Whereas, Cacioppo & Freburg (2021) defined learning as a relatively permanent change in behaviour due to experience. That is a change of behaviour caused not by a disorder or injury, but specifically due to experience. It is an ability most are born with, and it allows you to adapt and change as you grow. It is important to note that learning is a process. When faced with a challenge, the goal is not necessarily to master it. Rather it is trial and error, and ultimately growth.

 

One of the key differences between training and learning is individuals generally set out to learn something while training is something that is done to a person.  Learning is what an individual does; training is something they receive.

 

How to implement the Culture of Continuous Learning

 

The process of learning can be impacted by many different factors, both intrinsic and extrinsic. When new thinking and behaviours are adopted, the factors that influence learning are altered. These alterations are called learning interventions. Connect Thinking (2012) looks at the different drivers for Learning within an organisation:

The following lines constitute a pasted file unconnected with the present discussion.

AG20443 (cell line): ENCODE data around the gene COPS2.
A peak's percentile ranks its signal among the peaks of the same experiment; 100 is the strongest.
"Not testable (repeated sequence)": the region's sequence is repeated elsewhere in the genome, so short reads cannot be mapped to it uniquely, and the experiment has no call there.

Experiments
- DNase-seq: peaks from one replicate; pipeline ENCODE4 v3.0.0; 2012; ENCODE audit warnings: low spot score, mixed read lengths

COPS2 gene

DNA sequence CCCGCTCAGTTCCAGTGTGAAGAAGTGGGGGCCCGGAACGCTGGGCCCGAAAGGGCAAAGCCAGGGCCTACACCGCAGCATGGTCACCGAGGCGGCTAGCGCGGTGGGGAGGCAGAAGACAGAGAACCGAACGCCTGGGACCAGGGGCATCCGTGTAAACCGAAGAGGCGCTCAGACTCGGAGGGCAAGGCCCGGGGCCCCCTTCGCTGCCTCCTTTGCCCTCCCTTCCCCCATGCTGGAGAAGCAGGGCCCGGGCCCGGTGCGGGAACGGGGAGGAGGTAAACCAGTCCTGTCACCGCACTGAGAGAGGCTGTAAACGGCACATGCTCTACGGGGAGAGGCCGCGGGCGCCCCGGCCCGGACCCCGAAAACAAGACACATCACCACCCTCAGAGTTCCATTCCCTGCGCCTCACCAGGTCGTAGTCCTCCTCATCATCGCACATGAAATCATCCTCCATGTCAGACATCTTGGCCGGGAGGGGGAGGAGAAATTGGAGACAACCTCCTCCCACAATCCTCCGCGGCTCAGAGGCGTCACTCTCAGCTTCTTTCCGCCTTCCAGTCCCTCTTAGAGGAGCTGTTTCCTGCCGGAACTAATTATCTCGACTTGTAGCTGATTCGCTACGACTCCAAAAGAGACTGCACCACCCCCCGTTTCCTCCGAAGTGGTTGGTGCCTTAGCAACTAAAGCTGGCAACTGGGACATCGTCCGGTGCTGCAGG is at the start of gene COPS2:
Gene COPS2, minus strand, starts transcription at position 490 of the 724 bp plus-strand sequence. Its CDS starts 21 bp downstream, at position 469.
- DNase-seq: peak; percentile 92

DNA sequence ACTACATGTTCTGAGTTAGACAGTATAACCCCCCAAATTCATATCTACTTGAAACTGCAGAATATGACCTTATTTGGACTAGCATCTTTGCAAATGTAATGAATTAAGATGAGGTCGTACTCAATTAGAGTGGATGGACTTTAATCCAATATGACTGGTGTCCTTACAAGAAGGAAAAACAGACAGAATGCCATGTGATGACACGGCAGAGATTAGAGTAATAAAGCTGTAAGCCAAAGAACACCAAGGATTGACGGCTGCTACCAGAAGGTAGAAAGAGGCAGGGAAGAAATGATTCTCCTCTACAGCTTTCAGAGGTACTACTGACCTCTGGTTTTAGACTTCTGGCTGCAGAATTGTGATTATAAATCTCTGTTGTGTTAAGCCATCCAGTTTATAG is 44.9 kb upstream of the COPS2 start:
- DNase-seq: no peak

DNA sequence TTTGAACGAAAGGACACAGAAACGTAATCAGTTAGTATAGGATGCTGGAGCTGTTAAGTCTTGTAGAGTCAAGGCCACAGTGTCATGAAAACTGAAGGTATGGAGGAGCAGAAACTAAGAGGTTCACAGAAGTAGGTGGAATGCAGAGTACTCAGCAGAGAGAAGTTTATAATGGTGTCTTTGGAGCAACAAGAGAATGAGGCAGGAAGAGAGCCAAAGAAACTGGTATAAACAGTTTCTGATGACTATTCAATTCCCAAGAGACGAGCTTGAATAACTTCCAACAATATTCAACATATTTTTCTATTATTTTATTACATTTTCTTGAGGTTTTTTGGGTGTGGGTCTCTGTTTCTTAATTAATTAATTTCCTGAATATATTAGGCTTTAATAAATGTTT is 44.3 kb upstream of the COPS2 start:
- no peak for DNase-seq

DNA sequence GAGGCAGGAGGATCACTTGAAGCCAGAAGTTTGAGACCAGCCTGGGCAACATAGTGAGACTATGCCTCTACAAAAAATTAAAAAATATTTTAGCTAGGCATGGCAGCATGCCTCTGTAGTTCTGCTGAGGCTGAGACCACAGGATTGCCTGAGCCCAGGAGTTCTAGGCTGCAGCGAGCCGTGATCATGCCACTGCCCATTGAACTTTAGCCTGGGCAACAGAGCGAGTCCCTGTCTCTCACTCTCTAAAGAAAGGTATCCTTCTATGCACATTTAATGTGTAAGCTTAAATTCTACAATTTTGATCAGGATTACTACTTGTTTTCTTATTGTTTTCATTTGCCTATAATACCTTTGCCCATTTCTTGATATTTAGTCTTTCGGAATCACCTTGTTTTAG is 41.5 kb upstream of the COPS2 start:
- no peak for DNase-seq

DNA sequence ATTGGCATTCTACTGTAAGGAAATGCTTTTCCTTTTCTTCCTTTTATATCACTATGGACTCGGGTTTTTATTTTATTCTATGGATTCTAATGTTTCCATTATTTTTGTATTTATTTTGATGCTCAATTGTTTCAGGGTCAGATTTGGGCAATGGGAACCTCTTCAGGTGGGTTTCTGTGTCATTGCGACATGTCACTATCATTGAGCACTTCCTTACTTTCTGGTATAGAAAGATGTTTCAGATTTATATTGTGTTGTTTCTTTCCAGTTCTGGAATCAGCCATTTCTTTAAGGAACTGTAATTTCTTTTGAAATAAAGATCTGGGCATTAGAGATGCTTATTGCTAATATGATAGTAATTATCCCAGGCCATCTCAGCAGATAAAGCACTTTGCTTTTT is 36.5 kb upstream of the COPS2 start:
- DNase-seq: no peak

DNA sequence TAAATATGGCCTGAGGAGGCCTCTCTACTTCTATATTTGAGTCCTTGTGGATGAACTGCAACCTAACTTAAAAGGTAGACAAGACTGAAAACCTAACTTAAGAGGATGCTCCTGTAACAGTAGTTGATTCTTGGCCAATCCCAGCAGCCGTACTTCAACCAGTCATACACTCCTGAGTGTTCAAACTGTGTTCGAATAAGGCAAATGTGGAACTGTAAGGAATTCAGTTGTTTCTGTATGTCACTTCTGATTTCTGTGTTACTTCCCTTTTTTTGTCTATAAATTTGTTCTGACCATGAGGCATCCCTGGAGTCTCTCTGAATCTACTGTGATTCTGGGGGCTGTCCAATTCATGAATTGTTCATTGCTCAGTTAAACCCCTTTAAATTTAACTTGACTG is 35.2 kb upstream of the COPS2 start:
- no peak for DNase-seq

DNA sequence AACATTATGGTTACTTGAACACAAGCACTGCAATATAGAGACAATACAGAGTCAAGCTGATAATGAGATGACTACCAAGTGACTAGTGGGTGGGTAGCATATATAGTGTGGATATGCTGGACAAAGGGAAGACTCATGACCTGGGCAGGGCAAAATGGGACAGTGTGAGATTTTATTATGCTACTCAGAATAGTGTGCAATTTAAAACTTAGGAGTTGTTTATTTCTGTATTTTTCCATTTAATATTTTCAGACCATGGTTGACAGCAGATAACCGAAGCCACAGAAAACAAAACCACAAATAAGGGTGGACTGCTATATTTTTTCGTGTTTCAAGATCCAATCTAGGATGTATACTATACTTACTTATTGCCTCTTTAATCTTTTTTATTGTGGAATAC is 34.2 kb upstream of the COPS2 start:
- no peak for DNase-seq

Curiosity

  • “Curiosity is the wick in the candle of learning”- William Arthur Ward.
  • Curiosity is a phenomenon that has driven learning since the beginning of time. It is our need to understand and explore that which we don’t understand. This innate need is one of the primary and most basic drivers to learn continuously.
  • An organisation that encourages curiosity will often find their employees feel more satisfied with their work. This can be done in a multitude of ways, allowing their employees access to resources which help their questions get answered or presenting opportunities for their employees to discuss various thoughts and ideas. The process of understanding something previously unknown is a small victory and collecting more of these help employees feel successful.

 

Motivation

  • “Internal motivation is that aspirational, higher version of ourselves that drives our decisions” -Adam Griffin
  • It is sometimes believe that motivation can be influenced by external forces such as a promotion or a bonus, however motivation is actually intrinsic. It is a complex internal process that drives you to want to do and be better.
  • As a company, we want to recognise the motivation of others. We want to validate our employees efforts, help them set goals and achieve them.

 

Time

  • “The bad news is that time flies. The good news is you’re the pilot.” -Michael Altshuler.